An Open Source 1MHz Arbitrary Waveform Generator with an Awesome UI

1MHZ DDS

 

[Herp] just shared a nice 1MHz Arbitrary Waveform Generator (right click -> translate to English as google translation links don’t work) with a well designed user interface. His platform is based around a PIC32, a TFT module with its touchscreen and the 75MHz AD9834 Direct Digital Synthesizer (DDS). Of course the latter could generate signals with frequencies up to 37.5MHz… but that’s only if two output points are good enough for you.

As you can see in the video embedded below, the ‘tiny dds’ can generate many different kinds of periodic signals and even ones that are directly drawn on the touchscreen. The offset and signal amplitude can be adjusted using several operational amplifiers after the DDS ouput and a separate SMA TTL output is available to use a PIC32 PWM signal. The platform can read WAV audio files stored on microSD cards and also has an analog input for signal monitoring. Follow us after the break for the video.

 

Comments

  1. Freddy says:

    Really nice project. Love the design. Even thought, I would have made it operable by hand. A DDS is part of my to-do-list and I will definitely use some of this for it =)
    (As a semi-native speaker I would say that there aren’t any important infos in the video that you couldn’t figure out by looking at the image)

  2. tekkieneet says:

    Hate to point out that it is not arbitrary waveform as that would require an external waveform table in RAM of some sort. It is just a regular function generator (with DDS).

    The DDS being used that can only generate triangular (it fed the ROM address to DAC) or sinewave (ROM address to internal ROM to DAC).

  3. Freddy says:

    The arbitrary waveform is generated directly by the µC, not the DDS-Chip. Look at the video around 5:40.

  4. onebiozz says:

    Wait is it arbitrary and DDS at 1mhz? or is only the DDS at 1mhz or only the arb?

  5. surfingtheether says:

    What none else noticed the misspelled title?

  6. Ben says:

    This is really quite an impressive project, and I realize the guy had already built his own LCD GUI controller and wanted to use it, but personally, I’d rather have an AWG controlled through an OpenWRT board or something like that. Just have it serve up an HTML/JS app that posts back commands to the router. It would be easier to add features/hack/debug, probably quite a bit cheaper, there’s no awful stylus to lose, and it can be controlled from any phone or computer on the network.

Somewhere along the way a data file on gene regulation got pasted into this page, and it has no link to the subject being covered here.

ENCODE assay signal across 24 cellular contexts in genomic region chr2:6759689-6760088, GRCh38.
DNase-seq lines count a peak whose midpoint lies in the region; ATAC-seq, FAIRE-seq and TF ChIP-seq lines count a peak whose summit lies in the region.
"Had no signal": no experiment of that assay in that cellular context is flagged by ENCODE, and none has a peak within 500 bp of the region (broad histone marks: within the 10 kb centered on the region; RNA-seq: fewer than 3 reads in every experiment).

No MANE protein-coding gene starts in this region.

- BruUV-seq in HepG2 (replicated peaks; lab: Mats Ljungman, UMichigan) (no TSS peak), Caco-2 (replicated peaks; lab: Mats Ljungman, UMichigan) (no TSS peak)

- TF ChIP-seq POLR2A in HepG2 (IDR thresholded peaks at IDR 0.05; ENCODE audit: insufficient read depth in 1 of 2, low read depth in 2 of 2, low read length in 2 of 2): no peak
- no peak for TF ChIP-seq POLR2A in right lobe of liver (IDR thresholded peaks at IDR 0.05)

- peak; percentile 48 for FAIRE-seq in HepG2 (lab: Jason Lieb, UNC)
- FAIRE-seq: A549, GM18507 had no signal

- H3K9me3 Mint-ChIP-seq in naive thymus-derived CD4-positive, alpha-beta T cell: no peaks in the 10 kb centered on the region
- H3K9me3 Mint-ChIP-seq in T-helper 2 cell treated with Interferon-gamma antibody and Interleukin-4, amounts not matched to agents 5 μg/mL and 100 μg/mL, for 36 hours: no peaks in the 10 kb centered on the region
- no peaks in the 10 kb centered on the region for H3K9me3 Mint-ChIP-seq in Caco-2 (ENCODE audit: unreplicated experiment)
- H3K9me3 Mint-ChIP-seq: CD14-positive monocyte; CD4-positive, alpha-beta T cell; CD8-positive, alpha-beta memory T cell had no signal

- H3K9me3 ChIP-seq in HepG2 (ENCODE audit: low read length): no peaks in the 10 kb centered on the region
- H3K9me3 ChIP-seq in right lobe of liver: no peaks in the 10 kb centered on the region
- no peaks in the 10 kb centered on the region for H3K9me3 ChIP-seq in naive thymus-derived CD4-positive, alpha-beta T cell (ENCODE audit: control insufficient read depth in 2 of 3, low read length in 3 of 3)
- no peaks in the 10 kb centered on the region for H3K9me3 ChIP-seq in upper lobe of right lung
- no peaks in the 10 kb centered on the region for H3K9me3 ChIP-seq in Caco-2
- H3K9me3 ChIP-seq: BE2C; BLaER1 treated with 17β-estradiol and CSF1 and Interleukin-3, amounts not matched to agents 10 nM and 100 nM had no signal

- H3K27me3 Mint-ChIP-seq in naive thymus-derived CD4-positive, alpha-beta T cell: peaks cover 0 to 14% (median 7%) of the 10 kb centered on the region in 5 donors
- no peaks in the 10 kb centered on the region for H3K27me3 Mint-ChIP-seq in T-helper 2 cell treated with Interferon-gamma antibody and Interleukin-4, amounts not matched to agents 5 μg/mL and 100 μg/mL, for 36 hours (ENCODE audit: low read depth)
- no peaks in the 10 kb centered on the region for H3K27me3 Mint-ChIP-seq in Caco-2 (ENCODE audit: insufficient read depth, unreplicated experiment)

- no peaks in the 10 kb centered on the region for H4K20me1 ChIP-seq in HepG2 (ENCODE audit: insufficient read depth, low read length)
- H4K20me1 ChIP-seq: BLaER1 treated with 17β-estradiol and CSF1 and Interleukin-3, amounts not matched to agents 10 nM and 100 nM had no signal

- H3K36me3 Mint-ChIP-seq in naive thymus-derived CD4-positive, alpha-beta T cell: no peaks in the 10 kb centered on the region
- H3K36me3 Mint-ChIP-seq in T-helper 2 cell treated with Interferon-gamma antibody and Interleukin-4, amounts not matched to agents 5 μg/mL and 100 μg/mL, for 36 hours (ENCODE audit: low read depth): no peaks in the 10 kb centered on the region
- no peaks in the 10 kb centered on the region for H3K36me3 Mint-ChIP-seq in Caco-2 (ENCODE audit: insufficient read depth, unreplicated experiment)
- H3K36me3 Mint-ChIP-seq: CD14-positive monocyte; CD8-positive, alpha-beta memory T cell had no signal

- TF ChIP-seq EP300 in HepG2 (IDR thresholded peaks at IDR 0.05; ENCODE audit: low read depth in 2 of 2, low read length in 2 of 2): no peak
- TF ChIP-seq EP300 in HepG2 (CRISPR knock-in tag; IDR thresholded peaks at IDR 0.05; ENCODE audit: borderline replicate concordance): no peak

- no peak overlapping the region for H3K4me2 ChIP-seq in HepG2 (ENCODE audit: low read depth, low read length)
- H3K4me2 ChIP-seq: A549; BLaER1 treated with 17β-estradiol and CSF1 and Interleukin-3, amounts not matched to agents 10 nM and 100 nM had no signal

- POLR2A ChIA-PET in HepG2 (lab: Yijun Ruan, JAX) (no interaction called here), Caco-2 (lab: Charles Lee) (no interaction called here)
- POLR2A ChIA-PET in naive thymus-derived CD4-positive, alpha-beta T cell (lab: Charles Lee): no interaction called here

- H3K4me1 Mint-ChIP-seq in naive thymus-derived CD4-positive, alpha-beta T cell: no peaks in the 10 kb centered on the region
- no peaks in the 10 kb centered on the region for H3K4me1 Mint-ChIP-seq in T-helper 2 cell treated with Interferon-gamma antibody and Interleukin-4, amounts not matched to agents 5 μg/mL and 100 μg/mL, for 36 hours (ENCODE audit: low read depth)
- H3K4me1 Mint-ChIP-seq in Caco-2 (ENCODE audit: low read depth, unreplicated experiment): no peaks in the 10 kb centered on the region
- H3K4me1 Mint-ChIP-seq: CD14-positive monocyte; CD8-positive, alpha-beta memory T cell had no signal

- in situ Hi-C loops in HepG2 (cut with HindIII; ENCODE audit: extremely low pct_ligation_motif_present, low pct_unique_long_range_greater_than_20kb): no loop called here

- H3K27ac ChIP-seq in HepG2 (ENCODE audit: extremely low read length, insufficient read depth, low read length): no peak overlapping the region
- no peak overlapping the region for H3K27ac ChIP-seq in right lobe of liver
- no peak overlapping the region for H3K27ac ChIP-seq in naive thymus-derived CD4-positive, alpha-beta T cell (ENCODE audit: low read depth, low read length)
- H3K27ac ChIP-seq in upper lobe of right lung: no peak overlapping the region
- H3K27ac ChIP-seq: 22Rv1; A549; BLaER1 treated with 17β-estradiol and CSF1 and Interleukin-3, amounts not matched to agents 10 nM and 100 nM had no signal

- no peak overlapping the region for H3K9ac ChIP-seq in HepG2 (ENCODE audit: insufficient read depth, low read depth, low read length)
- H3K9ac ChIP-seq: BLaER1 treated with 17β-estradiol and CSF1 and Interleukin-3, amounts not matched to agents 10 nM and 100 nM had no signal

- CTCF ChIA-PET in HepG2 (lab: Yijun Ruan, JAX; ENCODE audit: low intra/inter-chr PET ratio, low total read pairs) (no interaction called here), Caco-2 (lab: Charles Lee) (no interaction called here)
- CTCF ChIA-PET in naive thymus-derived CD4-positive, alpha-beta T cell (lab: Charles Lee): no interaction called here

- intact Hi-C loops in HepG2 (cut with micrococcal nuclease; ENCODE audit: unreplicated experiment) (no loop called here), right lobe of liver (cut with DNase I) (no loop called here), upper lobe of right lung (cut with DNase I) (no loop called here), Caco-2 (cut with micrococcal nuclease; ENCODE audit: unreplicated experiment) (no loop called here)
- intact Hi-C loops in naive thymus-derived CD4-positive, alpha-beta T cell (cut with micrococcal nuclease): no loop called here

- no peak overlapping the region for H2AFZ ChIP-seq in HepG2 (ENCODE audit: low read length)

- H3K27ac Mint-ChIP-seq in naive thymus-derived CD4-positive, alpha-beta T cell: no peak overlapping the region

7. ncc1701 says:

    The two output points really isn’t the case. Yes, there are two samples at fs/2, but the anti-aliasing filter reconstructs that into an analog sinusoid.

  8. ganzuul says:

    This project lets you get 8 channels DDS Pulse Density Modulation from a Parallax Propeller 1 chip: http://obex.parallax.com/object/688

    There’s talk about a clock skew over at the Parallax public forum, but it’s something which sounds like it is universal. Might be fixed by investing in a new crystal, maybe, if there is no way to add inertia to the PLL. For audio apparently this makes a 12-bit DAC near-redundant with the Propeller!

    Of course with DDS you should have yourself a nice filter too. In hobby circles everybody seems to use low-pass RC filters but there is a thing called linear, or active filters too. The best of the bunch is a Finite Impulse Response filter if memory serves me right. FIR filters are implemented in both analog and digital with the same theoretical framework, and I definitely don’t remember how that was done. Something about ellipses and I/Q?

Leave a Reply

Fill in your details below or click an icon to log in:

WordPress.com Logo

You are commenting using your WordPress.com account. Log Out / Change )

Twitter picture

You are commenting using your Twitter account. Log Out / Change )

Facebook photo

You are commenting using your Facebook account. Log Out / Change )

Google+ photo

You are commenting using your Google+ account. Log Out / Change )

Connecting to %s

Follow

Get every new post delivered to your Inbox.

Join 94,528 other followers